With the idea of all Divine truth bearing an intimate relation to Christ agrees that notable phrase in Eph. 4:21, “The truth as it is in Jesus.” To believe the truth concerning Jesus is to believe the whole doctrine of the Scriptures. Hence it is that in all the brief summaries of Christian doctrine the person and work of Christ are prominent. Such are the following: “Brethren, I declare unto you the gospel which I preached unto you, which also you have received, and wherein ye stand; by which also ye are saved, if ye keep in memory what I preached unto you, unless ye have believed in vain. For I delivered unto you, among the first principles, that which I also received, how that Christ died for our sins according to the Scriptures.—Great is the mystery of godliness, God was manifest in the flesh, justified in the Spirit, seen of angels, preached unto the Gentiles, believed on in the world, received up into glory.—This is a faithful saying, and worthy of all acceptation, that Jesus Christ came into the world to save sinners, of whom I am chief.—This is the record, that God hath given unto us eternal life, and this life is in his Son.—He that believeth that Jesus is the Christ is born of God.—Who is he that overcometh the world, but he that believeth that Jesus is the Son of God?” Fully aware that this golden link would draw along with it the whole chain of evangelical truth, the sacred writers seem careful for nothing in comparison of it. It is on this ground that faith in Christ is represented as essential to spiritual life: see John 6:53–56, “Jesus said unto them, Verily, verily, I say unto you, Except ye eat the flesh of the Son of man, and drink his blood, ye have no life in you. Whoso eateth my flesh and drinketh my blood hath eternal life, and I will raise him up at the last day. For my flesh is meat indeed, and my blood is drink indeed. He that eateth my flesh, and drinketh my blood, dwelleth in me, and I in him.” We may be Christians by education, may be well versed in Christianity as a science, may be able to converse, and preach, and write, in defence of it; but if Christ crucified be not that to us which food is to the hungry, and drink to the thirsty, we are dead while we live. It is on this ground that error concerning the person and work of Christ is of such importance as frequently to become death to the party. We may err on other subjects and survive, though it be in a maimed state; but to err in this is to contract a disease in the vitals, the ordinary effect of which is death. When Peter confessed him to be the Son of the living God, Jesus answered, “Upon this rock will I build my church, and the gates of hell shall not prevail against it.” Upon this principles, as a foundation, Christianity rests; and it is remarkable that, to this day, deviation concerning the person and work of Christ is followed by a dereliction of almost every other evangelical doctrine, and of the spirit of Christianity. How should it be otherwise? If the foundation be removed, the building must fall.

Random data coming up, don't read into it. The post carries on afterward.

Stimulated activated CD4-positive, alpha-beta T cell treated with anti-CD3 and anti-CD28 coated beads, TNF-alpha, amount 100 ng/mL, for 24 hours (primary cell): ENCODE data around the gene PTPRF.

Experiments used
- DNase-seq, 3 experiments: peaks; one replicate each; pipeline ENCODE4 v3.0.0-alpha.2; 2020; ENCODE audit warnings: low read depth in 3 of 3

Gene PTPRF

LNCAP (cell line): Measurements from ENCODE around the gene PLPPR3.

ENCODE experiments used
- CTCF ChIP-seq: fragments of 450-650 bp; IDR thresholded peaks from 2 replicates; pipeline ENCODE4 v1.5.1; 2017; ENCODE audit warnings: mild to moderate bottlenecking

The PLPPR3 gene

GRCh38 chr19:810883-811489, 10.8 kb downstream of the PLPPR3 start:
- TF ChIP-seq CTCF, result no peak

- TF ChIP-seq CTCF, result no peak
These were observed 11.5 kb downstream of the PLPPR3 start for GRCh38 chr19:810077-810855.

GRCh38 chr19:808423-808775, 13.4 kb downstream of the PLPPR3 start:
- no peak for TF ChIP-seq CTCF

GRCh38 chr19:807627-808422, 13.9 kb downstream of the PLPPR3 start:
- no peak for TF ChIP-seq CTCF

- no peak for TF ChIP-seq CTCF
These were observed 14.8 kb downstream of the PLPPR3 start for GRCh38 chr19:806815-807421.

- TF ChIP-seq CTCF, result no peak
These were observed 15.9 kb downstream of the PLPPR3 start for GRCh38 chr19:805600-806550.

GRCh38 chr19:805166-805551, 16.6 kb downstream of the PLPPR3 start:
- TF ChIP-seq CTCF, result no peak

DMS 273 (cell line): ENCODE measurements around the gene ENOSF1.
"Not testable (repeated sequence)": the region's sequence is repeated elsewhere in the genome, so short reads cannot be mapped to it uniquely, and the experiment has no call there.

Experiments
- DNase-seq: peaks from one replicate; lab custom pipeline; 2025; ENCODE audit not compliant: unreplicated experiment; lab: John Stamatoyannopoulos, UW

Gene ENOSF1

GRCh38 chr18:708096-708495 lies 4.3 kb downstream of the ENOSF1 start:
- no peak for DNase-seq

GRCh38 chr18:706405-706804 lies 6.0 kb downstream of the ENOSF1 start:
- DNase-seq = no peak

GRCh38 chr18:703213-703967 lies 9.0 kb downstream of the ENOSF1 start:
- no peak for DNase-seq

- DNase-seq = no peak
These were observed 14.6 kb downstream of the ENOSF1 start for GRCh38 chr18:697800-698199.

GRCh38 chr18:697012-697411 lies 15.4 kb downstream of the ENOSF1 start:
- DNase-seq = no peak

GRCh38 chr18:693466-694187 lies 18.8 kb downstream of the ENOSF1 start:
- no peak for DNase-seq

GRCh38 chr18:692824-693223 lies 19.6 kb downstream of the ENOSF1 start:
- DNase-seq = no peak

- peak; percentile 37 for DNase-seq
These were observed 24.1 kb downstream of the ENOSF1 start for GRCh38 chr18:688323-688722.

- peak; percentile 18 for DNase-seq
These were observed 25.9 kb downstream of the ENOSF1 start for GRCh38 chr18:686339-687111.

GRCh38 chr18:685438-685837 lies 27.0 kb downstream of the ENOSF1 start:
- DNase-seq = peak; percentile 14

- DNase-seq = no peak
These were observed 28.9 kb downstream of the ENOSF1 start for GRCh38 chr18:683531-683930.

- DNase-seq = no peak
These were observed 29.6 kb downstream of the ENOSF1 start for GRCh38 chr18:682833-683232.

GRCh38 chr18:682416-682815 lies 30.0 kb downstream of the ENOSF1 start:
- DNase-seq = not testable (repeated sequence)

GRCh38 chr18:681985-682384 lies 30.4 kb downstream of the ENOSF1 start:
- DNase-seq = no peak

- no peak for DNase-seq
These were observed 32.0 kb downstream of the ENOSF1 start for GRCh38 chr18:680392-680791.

What is it that is denominated the great mystery of godliness? Is it not that “God was manifest in the flesh, justified in the Spirit, seen of angels, preached unto the Gentiles, believed on in the world, received up into glory?” It is this that the apostle John introduces at the beginning of his gospel under the name of “the Word:” “The Word was with God, and was God; by whom all things were made, and who was made flesh, and dwelt among us.”* It is this upon which he dwells in the introduction of his First Epistle: “That which was from the beginning, which we have heard, which we have seen with our eyes, which we have looked upon, and our hands have handled, of the word of life; (for the life was manifested, and we have seen it, and bear witness, and show unto you that eternal life, which was with the Father, and was manifested unto us;) that which we have seen and heard declare we unto you, that ye also may have fellowship with us; and truly our fellowship is with the Father, and with his Son Jesus Christ.” Christ is here described, 1. As to what he was in his pre-incarnate state; namely, as that which was from the beginning, the word of life, and that eternal life which was with the Father. 2. As to what he became by his incarnation: he was so manifested that his disciples could see him, and look on him, and handle him; and thus be qualified to bear witness of him, and to show unto others that eternal life that was with the Father. 3. As having opened a way in which those who believed in him were admitted to fellowship with God, and with him, and were commissioned to invite others to partake with them. I have long considered this passage as a decisive proof of the Divinity of Christ, and as a summary of the gospel.
Fuller, A. G. (1988). The Complete Works of Andrew Fuller: Memoirs, Sermons, Etc. (J. Belcher, Ed.) (Vol. 1, pp. 691–692). Harrisonburg, VA: Sprinkle Publications.